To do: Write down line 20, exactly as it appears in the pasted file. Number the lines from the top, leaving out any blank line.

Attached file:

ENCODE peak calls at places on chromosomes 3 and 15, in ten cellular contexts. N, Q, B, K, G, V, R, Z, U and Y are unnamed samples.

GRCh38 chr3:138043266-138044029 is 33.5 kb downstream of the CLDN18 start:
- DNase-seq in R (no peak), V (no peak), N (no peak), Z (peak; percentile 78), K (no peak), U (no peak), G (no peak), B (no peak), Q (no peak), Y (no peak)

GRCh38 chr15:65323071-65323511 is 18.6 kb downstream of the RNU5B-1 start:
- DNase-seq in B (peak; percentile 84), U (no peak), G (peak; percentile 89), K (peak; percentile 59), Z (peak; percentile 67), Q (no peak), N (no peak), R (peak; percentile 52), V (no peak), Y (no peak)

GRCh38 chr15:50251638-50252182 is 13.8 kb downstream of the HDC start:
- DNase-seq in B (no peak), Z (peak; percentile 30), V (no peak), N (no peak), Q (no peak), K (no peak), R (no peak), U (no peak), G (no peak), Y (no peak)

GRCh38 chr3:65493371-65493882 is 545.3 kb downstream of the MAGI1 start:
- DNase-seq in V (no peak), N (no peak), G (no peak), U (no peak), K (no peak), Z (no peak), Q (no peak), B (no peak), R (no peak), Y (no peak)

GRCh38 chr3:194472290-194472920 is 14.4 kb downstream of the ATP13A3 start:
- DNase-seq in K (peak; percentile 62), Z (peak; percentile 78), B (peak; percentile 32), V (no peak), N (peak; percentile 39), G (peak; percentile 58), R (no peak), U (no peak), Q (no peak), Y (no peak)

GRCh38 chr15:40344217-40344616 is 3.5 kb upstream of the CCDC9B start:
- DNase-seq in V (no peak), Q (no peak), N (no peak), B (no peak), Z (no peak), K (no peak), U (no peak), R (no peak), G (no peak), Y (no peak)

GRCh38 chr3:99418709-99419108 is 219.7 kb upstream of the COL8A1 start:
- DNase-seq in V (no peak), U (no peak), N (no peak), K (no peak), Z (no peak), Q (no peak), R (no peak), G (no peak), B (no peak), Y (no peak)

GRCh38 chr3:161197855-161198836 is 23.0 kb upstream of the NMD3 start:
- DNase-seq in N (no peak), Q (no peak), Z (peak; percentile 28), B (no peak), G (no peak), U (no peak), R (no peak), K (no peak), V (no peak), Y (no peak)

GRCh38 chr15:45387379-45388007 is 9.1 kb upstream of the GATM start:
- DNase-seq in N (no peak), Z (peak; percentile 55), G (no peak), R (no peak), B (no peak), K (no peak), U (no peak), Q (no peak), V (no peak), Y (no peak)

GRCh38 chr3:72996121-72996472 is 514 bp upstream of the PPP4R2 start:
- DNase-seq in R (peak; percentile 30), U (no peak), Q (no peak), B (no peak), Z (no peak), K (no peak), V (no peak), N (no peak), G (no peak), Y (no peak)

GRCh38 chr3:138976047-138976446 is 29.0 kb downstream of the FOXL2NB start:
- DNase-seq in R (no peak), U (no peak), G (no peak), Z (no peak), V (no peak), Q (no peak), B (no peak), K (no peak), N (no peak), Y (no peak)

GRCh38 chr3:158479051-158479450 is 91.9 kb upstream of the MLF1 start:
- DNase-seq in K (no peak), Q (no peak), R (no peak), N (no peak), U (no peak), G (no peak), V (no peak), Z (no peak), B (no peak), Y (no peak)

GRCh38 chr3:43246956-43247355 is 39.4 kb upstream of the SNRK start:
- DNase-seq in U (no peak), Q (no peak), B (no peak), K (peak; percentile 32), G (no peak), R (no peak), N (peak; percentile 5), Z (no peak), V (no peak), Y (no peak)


GRCh38 chr3:72996121-72996472 is 514 bp upstream of the PPP4R2 start: